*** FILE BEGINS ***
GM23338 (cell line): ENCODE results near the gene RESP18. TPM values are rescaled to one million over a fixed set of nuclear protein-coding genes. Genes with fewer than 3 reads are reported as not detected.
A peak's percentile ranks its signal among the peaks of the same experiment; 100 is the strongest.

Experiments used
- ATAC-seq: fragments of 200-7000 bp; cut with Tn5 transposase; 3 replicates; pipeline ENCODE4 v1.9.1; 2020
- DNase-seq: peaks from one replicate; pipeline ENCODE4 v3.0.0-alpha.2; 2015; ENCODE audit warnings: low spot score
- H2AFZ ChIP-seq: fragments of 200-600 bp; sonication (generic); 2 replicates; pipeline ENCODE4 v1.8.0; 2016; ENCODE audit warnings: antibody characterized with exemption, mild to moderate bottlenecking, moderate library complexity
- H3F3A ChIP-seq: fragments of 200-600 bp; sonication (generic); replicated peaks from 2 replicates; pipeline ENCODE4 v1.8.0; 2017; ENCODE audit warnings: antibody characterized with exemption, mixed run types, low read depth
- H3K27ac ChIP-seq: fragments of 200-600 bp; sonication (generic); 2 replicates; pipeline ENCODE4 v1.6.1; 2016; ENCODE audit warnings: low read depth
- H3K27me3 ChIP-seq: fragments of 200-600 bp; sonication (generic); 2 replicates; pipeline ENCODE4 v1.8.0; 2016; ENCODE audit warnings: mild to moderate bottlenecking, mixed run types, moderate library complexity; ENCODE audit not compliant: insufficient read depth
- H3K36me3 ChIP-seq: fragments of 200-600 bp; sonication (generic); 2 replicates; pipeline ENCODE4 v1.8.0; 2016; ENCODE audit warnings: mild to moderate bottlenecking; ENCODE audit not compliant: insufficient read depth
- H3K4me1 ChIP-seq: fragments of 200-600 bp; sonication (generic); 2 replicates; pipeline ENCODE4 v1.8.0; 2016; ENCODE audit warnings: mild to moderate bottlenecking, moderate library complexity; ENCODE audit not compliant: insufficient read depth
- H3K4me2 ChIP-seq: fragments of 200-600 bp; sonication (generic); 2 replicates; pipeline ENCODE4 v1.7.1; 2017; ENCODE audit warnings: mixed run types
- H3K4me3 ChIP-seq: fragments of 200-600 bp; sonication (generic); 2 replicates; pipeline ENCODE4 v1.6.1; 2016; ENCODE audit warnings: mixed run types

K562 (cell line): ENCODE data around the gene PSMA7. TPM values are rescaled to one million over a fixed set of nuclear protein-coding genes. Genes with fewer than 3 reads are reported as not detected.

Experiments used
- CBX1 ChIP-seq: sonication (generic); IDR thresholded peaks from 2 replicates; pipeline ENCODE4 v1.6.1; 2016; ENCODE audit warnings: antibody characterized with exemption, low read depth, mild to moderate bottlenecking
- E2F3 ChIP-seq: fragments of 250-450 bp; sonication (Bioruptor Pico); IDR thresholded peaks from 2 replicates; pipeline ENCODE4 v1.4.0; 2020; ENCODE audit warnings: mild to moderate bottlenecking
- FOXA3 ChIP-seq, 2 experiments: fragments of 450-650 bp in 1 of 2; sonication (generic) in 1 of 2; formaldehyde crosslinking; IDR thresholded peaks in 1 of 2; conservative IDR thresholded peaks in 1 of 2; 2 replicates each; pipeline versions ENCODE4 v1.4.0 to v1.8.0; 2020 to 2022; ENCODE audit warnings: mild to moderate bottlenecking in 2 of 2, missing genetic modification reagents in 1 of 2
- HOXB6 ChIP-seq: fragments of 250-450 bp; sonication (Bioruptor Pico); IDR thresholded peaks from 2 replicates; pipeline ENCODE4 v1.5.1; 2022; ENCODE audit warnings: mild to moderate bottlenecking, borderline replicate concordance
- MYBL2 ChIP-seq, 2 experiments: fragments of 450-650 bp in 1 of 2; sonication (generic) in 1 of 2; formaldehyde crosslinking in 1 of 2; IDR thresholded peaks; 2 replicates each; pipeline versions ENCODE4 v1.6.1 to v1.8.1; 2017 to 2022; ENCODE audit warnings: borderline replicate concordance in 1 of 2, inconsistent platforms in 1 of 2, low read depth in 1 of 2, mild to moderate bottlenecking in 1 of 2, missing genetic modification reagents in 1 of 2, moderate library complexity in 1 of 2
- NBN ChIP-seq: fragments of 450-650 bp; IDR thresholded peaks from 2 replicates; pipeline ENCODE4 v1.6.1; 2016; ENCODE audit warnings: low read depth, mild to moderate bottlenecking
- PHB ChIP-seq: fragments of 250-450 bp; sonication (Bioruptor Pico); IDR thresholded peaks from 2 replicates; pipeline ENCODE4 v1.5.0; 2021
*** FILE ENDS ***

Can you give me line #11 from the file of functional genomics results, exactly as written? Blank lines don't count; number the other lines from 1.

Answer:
- H3K4me1 ChIP-seq: fragments of 200-600 bp; sonication (generic); 2 replicates; pipeline ENCODE4 v1.8.0; 2016; ENCODE audit warnings: mild to moderate bottlenecking, moderate library complexity; ENCODE audit not compliant: insufficient read depth